Interview/Photos by Naomi Ho

“I’m working now as a textile conservator, but that involves lots of craft knowledge, I guess. But that was something I always really enjoyed anyway, particularly, traditional textile crafts – and just knowing how things are made.  Whether that’s clothes or tapestries, or furniture, like upholstered furniture. In my spare time I’m making stuff and in my work time, I’m fixing things other people have made. I have a very big overlap, like the one feeds the other… in a way”.

“I always loved sewing – before I went to school even, I would fish fabric scraps out of the bin while my mother had been making stuff.  But then at school we had to do work experience when we were 16. And I ended up in the local cathedral textile conservation set-up, kind of by chance, I didn’t know it was a field even and it seemed like the perfect use of practical sewing skills with the kind of history, museum world that I always found very interesting. And I always really liked textiles in museums; they have so much work in them often and they are so detailed and intricate cause people had time back then and the skills. I always found that really fascinating and to work with that and find out how things are made was something that I was really interested in”.

“I guess I really like having my own sewing projects alongside my work sewing projects.  I think the two really compliment each other because I find that in my own thing, I love dressmaking and that kind of thing, it’s always learning, like new techniques – what works and what doesn’t work – and that’s so applicable to then my actual work”.

“There is the more academic side of things, so there are conservation journals, articles, and I’ve recently been to a conference where people share ideas about how to treat things. Also in conservation, you are thinking about ‘I can treat something this way, now, and repair something this way, but how is that going to age? And is that then a good treatment still? In a hundred years time?’ So that can be quite complicated. But I think also what massively informs me is knowing how things are made and how materials react together like scientifically, but also from a material point of view, a craft point of view.

And then I do also find, you come across a lot of, sort of challenges, because there is such a big variety of objects and no two things are the same and I really find a kind of art/craft background really useful in coming up with solutions. Because you have that kind of creative thinking that allows you to make a leap and then you can test if scientifically it’s ok. But it gives you that kind of jump into something new.”

“So these have a bit of a strange history. They came from India, except they do not look Indian at all, I’m pretty sure they are Chinese. There is some Mandarin written on the back of some of them. But a lady who was brought up in India, brought them back with her just before the first World War, to Europe and I’m not sure what they are for. I want to do a little bit of research into what the purpose of them, are they sort of puppets, or just for decoration or… But they are paper, if I turn one over, a sort of card paper backing and then covered in, I think, it’s mostly silk, with these canvas painted faces and what I think is human hair for the beards. And quite a bit of that is quite brittle and broken.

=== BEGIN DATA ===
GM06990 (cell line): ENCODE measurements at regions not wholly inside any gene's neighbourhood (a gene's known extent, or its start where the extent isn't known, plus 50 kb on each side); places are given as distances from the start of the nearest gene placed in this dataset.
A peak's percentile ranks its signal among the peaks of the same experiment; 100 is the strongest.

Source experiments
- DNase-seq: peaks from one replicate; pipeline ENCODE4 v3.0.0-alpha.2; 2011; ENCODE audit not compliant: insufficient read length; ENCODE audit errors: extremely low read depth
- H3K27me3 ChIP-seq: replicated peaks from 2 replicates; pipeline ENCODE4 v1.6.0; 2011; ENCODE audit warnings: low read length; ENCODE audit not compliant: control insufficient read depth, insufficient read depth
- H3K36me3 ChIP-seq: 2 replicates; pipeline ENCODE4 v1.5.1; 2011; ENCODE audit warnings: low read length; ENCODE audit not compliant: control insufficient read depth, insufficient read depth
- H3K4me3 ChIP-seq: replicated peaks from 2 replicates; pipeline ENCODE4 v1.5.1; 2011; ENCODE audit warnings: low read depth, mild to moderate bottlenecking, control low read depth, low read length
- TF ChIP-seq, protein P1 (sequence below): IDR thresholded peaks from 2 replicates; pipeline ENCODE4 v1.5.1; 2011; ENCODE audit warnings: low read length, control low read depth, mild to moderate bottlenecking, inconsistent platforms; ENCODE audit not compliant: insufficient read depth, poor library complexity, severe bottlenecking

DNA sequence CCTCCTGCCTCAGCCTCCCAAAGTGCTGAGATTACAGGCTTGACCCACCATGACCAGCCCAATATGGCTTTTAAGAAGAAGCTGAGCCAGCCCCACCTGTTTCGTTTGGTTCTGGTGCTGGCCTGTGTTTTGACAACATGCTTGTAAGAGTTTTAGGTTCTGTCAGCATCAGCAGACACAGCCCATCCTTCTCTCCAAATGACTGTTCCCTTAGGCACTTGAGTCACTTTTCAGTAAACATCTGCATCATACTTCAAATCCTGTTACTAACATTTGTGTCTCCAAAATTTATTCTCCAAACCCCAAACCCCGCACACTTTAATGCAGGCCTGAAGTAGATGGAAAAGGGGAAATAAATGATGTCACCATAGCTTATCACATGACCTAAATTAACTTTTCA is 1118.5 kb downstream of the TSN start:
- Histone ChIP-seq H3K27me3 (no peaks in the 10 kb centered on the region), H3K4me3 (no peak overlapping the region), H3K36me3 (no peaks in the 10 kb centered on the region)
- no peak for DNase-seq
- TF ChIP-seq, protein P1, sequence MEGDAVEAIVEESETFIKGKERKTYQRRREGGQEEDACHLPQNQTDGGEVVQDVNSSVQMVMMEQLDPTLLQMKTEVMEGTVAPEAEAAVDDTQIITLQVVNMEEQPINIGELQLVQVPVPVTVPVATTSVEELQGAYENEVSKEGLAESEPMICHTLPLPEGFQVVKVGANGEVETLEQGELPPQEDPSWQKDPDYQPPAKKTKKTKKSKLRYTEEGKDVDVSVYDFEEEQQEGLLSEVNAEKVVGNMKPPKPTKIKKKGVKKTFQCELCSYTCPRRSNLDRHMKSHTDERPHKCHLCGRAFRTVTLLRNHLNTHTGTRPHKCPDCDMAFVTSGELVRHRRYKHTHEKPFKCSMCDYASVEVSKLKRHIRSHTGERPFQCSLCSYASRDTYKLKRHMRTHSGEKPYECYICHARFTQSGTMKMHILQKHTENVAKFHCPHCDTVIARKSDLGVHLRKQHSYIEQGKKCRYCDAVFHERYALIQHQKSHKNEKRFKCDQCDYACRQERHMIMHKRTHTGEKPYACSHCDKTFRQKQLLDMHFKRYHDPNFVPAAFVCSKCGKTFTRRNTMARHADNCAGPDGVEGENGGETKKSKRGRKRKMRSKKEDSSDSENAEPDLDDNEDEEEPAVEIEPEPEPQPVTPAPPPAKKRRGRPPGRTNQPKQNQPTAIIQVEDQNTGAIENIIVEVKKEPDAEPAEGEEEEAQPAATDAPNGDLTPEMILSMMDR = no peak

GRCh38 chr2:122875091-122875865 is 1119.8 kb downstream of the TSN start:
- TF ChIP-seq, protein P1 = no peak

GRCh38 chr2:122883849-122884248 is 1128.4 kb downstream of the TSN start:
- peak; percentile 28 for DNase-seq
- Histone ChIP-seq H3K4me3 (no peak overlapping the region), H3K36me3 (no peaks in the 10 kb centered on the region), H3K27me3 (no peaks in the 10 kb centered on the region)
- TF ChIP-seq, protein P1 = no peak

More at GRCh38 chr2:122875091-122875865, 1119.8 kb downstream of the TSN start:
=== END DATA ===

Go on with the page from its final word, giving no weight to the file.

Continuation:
So yeah, I’ve never seen anything like them… you can see here sort of bits of mildew and moth casings and obviously the broken hairs and areas like that which have been eaten by moths. So they just need a bit of stabilization, a little bit of cleaning some of them and then, better storage because they arrived in a box file with a clamp pressed down and they looked a bit sad”.

“I’d love to work at the Rijks Museum. I did an internship there a couple years ago. I think they have a very small staff but quite a big conservation department, so its unlikely to happen, it doesn’t change over very much but it’s really nice. The departments for textiles, metals, glass, paper – are all next to each other, so it’s really interesting, you get to see what the other disciplines are doing and quite often, objects are mixed, from materials – so I really like that aspect of it and they have got such a good collection at the museum.”

“I was treating a Dior dress a while ago and it had boning in the bodice. And the way people move in dresses, well any item of clothing, the clothing is affected by the movement and it needs to be able to move with the body, and the boning – steel boning – it was poking through the bodice cause it had just broken free with the movement of the dress. So I needed something to sort of cap the boning that could also move with the dress. So I took inspiration from armadillos – you know the way they are curve on top? So there is a kind of curved top to the bodice. So I made these sort of little, it’s like a plastic-y card called nomex, that can move as the dress move”.

“I needed something that was kind of articulated and had that articulated movement… and they just popped up in my mind and I was like ‘maybe I can try something along those lines’. So that kind of stuff; it’s that sort of creative leap and I think yeah, having an arts background has been so helpful for me for that.”